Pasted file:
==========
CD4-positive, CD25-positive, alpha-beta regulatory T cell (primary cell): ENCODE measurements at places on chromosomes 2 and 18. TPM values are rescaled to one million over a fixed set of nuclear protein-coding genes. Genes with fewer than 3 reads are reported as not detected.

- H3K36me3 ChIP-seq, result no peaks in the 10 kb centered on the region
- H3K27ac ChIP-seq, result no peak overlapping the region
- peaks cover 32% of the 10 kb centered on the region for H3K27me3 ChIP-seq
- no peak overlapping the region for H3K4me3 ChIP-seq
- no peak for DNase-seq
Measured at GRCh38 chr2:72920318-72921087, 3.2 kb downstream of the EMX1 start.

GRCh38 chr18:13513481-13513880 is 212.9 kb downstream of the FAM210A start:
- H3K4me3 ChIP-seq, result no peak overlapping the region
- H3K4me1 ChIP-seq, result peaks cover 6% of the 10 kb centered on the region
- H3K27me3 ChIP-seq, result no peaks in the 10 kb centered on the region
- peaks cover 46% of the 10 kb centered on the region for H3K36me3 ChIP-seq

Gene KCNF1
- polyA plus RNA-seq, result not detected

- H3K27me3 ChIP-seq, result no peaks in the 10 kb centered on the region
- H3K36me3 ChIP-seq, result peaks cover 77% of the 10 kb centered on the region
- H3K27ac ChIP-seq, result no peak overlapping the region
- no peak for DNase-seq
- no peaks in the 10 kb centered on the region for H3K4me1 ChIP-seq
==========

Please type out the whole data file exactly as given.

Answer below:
CD4-positive, CD25-positive, alpha-beta regulatory T cell (primary cell): ENCODE measurements at places on chromosomes 2 and 18. TPM values are rescaled to one million over a fixed set of nuclear protein-coding genes. Genes with fewer than 3 reads are reported as not detected.

- H3K36me3 ChIP-seq, result no peaks in the 10 kb centered on the region
- H3K27ac ChIP-seq, result no peak overlapping the region
- peaks cover 32% of the 10 kb centered on the region for H3K27me3 ChIP-seq
- no peak overlapping the region for H3K4me3 ChIP-seq
- no peak for DNase-seq
Measured at GRCh38 chr2:72920318-72921087, 3.2 kb downstream of the EMX1 start.

GRCh38 chr18:13513481-13513880 is 212.9 kb downstream of the FAM210A start:
- H3K4me3 ChIP-seq, result no peak overlapping the region
- H3K4me1 ChIP-seq, result peaks cover 6% of the 10 kb centered on the region
- H3K27me3 ChIP-seq, result no peaks in the 10 kb centered on the region
- peaks cover 46% of the 10 kb centered on the region for H3K36me3 ChIP-seq

Gene KCNF1
- polyA plus RNA-seq, result not detected

- H3K27me3 ChIP-seq, result no peaks in the 10 kb centered on the region
- H3K36me3 ChIP-seq, result peaks cover 77% of the 10 kb centered on the region
- H3K27ac ChIP-seq, result no peak overlapping the region
- no peak for DNase-seq
- no peaks in the 10 kb centered on the region for H3K4me1 ChIP-seq